But there is a logic to the khansama’s slavish loyalty that most of us not endowed with the power of a literally catchy surname forget. It stems solely from the desire to protect the institution in which they themselves have found years of solace, not to mention power. When Sheila Dikshit in Delhi is being fed to the dogs after a stint of 15 years where the only gargantuan mistake she made was to be chief minister of the same city-state that the Congress leadership and the UPA government operates from, Congress leaders know which side of the bread is buttered — and continues to need buttering.
Sunday’s poll results coverage on news channels was a good way to ascertain how this business of “apportioning blame” works in the Congress. In Chattisgarh, when trends were still showing a neck-and-neck battle with the BJP, the Congress’ leadership in Delhi’s strategy of getting former chief minister Ajit Jogi to distribute assembly tickets in the state was cited by Congress spokespersons as a classic example of how 24 Akbar Road understood the importance of empowering the right persons in the states. By the time final results were in, the same spokespersons were being categorical about how the state units were to be judged for defeats in state elections, where neither the Congress-led UPA government nor the powers-that-be in Delhi should come into the picture.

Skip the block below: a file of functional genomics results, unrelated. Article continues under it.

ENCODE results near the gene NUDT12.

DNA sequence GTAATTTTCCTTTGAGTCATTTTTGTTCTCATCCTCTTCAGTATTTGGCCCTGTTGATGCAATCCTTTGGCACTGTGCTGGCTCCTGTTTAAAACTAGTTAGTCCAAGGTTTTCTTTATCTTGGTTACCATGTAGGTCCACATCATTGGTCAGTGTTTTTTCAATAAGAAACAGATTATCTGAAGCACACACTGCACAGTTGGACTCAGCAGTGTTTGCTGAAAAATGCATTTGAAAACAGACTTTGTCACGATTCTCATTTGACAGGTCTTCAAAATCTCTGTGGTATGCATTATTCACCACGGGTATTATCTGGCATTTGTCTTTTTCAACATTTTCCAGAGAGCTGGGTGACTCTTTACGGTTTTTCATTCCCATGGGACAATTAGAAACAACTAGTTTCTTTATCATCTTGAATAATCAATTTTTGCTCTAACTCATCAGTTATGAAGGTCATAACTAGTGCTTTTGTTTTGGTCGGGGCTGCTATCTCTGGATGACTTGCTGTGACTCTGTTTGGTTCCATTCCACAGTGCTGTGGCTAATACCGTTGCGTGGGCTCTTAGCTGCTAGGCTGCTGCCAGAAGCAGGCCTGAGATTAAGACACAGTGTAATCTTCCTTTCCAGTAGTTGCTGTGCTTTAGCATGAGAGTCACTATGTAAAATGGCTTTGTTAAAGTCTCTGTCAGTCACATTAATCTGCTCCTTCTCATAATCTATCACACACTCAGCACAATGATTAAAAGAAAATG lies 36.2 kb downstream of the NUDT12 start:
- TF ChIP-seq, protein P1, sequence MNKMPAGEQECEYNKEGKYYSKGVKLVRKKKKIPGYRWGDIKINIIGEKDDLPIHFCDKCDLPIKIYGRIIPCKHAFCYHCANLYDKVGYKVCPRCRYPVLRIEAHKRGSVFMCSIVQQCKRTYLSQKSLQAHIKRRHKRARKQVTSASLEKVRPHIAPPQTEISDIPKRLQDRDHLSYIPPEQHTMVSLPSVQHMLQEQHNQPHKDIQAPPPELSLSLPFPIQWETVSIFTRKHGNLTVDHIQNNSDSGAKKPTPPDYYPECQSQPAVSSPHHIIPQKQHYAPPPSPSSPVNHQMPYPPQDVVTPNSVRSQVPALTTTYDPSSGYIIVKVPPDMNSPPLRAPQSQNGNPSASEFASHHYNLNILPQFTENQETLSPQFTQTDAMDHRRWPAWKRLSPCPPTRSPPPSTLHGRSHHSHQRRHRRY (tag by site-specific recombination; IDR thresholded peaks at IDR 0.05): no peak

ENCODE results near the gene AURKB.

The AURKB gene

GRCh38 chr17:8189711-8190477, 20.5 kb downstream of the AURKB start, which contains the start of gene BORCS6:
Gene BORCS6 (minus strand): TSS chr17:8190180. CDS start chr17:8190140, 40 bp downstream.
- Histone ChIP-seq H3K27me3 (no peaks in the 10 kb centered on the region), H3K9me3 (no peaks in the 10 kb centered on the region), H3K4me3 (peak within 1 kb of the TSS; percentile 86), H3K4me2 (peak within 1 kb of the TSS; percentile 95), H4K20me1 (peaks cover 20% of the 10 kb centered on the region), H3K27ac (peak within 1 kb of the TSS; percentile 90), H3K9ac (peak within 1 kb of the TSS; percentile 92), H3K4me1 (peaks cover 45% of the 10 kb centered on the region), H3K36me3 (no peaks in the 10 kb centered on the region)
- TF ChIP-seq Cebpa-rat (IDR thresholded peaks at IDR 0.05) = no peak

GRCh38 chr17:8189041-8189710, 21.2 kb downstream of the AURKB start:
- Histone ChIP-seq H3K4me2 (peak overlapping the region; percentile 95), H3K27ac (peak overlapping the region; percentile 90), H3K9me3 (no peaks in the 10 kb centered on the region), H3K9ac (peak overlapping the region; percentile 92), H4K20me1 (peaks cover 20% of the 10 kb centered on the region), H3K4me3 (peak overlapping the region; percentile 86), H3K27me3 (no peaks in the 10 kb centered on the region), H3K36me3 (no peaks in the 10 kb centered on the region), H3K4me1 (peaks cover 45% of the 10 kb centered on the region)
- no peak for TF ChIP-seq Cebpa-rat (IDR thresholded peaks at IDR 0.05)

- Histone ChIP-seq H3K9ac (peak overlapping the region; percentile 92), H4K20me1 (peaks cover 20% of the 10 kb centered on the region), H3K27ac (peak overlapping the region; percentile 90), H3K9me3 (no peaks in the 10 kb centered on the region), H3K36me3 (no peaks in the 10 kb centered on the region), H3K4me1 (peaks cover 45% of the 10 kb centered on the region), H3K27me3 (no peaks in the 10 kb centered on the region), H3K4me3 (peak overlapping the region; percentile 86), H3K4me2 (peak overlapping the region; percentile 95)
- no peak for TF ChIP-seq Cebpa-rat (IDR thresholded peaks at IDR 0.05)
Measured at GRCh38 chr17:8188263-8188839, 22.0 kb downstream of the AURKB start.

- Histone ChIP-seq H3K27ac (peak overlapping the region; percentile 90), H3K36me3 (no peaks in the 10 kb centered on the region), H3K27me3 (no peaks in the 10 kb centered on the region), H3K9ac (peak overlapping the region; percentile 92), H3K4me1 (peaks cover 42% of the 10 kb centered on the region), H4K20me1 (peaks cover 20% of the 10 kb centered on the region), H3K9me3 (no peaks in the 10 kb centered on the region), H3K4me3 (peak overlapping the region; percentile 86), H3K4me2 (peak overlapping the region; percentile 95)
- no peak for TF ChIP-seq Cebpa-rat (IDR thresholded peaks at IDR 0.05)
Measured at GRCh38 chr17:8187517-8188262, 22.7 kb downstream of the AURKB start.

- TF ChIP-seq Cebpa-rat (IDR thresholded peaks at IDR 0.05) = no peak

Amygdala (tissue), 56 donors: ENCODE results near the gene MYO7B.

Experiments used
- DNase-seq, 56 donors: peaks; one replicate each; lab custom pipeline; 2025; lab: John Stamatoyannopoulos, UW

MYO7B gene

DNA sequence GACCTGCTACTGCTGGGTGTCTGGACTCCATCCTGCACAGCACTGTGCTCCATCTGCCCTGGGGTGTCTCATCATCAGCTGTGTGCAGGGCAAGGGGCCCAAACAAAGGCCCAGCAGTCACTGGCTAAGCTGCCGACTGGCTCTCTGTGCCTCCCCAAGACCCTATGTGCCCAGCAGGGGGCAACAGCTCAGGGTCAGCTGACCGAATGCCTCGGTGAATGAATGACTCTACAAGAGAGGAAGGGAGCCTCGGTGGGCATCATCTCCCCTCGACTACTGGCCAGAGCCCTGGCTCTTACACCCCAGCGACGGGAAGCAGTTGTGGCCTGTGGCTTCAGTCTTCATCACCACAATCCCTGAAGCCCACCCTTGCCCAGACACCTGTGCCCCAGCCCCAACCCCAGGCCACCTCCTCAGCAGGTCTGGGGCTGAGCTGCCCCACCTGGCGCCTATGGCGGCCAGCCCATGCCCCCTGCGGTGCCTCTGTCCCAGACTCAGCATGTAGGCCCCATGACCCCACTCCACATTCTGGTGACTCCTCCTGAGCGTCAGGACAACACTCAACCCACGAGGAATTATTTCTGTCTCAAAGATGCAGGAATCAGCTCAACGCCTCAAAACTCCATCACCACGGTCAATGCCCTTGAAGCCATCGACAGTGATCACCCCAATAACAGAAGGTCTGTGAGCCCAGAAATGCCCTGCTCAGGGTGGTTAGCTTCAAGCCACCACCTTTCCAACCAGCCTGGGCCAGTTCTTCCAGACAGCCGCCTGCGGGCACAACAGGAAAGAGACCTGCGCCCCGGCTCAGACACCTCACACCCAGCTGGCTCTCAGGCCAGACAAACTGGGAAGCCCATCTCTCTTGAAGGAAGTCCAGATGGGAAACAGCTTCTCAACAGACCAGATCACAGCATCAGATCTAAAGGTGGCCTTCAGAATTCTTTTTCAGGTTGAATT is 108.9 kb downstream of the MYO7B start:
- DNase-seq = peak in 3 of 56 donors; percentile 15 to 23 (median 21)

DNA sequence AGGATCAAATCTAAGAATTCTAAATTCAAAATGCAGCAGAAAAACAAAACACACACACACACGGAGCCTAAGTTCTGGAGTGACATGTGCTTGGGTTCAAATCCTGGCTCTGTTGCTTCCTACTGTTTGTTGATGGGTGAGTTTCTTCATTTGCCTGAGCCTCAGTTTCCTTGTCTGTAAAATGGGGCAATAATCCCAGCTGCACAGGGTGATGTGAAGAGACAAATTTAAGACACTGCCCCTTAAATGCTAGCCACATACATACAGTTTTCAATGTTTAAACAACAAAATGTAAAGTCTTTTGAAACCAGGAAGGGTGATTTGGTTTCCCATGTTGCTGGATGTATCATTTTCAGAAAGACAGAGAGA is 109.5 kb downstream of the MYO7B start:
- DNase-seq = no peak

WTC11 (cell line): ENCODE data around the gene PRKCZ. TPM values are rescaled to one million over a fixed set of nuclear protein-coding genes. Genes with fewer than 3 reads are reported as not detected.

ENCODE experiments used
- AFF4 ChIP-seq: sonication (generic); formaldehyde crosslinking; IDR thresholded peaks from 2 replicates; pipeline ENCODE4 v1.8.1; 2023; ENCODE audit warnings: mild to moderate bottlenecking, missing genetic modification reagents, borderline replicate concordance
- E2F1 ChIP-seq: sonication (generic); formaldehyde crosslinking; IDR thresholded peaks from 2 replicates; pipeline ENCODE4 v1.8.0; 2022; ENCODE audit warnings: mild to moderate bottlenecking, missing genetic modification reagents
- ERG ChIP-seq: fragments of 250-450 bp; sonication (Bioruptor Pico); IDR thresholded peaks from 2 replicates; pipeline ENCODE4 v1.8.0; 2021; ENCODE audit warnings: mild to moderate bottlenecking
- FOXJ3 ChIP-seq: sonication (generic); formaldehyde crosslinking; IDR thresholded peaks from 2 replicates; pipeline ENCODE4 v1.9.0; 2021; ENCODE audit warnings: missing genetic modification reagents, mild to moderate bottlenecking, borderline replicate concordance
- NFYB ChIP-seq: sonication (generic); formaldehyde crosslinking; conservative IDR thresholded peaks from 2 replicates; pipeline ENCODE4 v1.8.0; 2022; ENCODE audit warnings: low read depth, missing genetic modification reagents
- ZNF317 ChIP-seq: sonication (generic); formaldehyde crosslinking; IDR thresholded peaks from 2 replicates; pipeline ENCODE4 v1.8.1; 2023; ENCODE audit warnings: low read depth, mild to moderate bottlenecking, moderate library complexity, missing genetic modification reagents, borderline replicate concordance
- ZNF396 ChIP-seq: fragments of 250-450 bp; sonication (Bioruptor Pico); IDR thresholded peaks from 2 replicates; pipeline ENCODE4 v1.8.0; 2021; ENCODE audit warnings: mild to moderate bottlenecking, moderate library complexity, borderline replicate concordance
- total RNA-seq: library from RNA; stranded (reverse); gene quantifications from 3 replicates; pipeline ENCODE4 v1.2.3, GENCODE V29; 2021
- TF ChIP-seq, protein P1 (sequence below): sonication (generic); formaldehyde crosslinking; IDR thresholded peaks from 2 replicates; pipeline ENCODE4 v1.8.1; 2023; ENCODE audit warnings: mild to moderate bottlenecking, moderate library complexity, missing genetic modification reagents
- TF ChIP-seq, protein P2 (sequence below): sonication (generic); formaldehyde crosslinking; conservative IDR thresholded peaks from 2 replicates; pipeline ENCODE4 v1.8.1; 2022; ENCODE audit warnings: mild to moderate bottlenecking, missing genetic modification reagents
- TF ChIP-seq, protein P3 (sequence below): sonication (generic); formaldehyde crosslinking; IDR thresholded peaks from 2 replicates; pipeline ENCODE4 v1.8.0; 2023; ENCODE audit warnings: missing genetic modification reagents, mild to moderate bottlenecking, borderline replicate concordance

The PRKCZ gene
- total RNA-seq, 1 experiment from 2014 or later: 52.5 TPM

This kind of distancing from the various Ground Zeros, and unwillingness to admit after defeat the inability to read ground realities, would have understandably taken on a more philosophical air if there weren’t general elections round the corner.But now, regardless of whether it’s true or not (and that can only be determined by asking those who voted against the Congress), the Congress leadership is terrified of the national electorate tracing the defeats in Rajasthan, Delhi, Madhya Pradesh and Chhatisgarh,back to HQ. And more terrifyingly of the effect that Narendra Modi may have on the same nationwide electorate who could see the assembly elections as a ready reckoner.